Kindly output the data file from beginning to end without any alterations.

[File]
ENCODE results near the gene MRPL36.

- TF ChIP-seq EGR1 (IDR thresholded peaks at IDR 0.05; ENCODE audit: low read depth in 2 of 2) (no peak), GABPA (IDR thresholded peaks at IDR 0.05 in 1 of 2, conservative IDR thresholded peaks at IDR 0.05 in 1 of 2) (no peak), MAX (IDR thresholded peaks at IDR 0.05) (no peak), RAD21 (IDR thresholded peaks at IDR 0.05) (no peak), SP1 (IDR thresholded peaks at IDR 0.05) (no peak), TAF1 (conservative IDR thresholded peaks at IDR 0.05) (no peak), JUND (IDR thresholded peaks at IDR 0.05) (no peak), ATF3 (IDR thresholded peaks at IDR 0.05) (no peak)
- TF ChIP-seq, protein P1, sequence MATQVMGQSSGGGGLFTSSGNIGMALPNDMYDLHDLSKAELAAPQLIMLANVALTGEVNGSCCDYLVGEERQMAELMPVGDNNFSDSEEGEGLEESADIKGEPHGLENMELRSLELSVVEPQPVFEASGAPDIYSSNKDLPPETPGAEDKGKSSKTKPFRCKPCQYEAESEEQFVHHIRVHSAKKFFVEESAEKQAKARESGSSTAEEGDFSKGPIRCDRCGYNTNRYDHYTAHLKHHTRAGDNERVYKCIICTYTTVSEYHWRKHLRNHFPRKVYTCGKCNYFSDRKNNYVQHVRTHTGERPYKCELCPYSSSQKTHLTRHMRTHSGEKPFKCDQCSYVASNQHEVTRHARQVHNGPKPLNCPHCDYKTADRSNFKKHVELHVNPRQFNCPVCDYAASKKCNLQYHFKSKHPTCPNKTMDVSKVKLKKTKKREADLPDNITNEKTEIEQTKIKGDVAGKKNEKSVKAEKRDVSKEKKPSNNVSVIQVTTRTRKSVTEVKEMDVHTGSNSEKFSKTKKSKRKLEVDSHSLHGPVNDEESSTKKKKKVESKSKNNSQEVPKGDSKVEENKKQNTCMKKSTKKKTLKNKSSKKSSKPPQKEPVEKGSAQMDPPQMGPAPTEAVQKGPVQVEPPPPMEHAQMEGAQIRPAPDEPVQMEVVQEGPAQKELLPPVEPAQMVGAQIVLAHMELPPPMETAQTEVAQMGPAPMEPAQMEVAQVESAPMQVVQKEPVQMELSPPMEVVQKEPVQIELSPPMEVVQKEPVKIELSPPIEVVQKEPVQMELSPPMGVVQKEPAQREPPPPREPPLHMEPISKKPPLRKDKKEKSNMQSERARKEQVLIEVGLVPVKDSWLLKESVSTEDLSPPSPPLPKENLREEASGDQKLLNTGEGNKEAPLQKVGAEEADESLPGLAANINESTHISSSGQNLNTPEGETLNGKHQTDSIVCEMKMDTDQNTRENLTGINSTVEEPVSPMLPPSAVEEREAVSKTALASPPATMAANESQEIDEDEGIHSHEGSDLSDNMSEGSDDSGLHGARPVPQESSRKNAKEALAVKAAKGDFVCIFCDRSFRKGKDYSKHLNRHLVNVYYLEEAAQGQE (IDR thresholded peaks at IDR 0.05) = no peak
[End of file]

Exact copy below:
ENCODE results near the gene MRPL36.

- TF ChIP-seq EGR1 (IDR thresholded peaks at IDR 0.05; ENCODE audit: low read depth in 2 of 2) (no peak), GABPA (IDR thresholded peaks at IDR 0.05 in 1 of 2, conservative IDR thresholded peaks at IDR 0.05 in 1 of 2) (no peak), MAX (IDR thresholded peaks at IDR 0.05) (no peak), RAD21 (IDR thresholded peaks at IDR 0.05) (no peak), SP1 (IDR thresholded peaks at IDR 0.05) (no peak), TAF1 (conservative IDR thresholded peaks at IDR 0.05) (no peak), JUND (IDR thresholded peaks at IDR 0.05) (no peak), ATF3 (IDR thresholded peaks at IDR 0.05) (no peak)
- TF ChIP-seq, protein P1, sequence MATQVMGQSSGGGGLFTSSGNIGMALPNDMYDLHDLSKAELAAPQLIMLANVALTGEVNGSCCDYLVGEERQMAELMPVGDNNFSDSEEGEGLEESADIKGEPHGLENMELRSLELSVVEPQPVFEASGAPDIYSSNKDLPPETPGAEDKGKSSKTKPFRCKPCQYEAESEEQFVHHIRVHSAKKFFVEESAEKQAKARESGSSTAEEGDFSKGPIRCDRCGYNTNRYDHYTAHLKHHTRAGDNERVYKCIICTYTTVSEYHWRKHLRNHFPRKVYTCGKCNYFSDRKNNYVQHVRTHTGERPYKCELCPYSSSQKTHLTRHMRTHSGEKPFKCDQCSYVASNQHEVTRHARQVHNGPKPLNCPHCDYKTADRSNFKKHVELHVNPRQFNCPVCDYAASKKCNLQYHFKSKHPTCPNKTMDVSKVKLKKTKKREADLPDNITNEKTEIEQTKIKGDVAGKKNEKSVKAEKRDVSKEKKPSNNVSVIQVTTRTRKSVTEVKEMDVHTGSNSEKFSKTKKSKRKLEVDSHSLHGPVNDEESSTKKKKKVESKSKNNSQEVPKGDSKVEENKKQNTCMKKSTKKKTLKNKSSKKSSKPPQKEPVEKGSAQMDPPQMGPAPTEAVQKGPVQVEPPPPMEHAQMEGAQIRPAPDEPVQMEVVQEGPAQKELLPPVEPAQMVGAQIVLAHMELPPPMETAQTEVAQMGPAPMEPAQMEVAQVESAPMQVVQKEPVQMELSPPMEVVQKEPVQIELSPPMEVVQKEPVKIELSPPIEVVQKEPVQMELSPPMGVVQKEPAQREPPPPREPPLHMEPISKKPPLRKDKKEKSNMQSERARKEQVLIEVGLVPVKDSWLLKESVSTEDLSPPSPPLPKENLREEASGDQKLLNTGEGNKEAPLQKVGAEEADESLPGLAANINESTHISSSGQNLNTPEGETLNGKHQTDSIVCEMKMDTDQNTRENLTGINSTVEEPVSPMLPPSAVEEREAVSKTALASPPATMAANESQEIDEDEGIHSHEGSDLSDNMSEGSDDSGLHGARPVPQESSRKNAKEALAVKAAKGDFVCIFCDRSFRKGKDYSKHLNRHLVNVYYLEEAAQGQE (IDR thresholded peaks at IDR 0.05) = no peak